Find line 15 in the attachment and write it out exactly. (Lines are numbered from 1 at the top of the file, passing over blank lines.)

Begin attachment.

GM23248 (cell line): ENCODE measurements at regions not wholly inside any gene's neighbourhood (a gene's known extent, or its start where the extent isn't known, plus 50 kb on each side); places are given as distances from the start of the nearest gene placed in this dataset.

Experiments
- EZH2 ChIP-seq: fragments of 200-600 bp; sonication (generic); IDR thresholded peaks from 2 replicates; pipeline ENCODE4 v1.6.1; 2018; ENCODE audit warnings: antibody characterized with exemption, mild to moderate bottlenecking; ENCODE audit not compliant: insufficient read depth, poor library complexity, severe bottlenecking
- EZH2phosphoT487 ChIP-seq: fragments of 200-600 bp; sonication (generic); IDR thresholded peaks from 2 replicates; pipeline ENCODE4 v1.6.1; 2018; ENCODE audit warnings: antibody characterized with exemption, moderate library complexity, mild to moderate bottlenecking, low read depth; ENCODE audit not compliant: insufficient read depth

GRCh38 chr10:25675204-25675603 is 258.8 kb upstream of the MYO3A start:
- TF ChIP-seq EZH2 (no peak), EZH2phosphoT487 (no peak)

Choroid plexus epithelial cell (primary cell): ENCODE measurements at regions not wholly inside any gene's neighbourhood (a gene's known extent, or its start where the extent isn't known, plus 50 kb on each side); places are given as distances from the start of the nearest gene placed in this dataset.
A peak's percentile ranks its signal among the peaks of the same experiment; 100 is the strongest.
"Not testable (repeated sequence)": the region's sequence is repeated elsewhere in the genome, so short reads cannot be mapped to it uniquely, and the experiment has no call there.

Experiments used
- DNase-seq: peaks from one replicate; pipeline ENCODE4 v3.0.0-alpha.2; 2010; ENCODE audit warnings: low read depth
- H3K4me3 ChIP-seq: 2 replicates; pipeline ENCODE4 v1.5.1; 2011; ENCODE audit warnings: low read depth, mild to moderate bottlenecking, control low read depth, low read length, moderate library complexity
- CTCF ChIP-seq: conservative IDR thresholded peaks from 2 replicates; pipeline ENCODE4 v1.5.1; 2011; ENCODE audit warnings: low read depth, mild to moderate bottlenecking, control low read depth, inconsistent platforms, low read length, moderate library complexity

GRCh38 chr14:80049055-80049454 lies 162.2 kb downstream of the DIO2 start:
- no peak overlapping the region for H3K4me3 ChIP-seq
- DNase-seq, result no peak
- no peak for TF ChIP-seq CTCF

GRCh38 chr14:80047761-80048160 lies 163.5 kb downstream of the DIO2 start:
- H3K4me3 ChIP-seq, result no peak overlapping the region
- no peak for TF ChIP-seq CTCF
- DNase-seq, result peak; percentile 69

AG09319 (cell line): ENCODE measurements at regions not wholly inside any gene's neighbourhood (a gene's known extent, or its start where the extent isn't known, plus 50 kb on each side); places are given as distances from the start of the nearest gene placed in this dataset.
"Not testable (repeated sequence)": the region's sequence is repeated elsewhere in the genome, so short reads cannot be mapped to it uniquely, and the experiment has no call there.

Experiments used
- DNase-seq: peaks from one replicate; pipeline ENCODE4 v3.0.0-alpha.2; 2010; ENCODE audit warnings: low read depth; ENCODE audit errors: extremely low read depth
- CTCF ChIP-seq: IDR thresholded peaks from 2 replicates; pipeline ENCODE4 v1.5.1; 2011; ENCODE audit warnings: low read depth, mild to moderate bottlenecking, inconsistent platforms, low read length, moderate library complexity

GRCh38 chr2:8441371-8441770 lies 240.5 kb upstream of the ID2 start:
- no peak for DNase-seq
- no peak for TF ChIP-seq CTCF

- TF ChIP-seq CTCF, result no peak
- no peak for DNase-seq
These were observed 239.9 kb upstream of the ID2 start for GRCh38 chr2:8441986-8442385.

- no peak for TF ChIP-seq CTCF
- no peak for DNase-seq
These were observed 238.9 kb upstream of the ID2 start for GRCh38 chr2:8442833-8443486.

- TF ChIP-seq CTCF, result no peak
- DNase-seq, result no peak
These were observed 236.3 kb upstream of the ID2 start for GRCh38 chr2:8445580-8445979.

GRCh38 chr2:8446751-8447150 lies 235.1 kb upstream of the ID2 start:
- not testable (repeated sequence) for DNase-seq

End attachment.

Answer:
- no peak overlapping the region for H3K4me3 ChIP-seq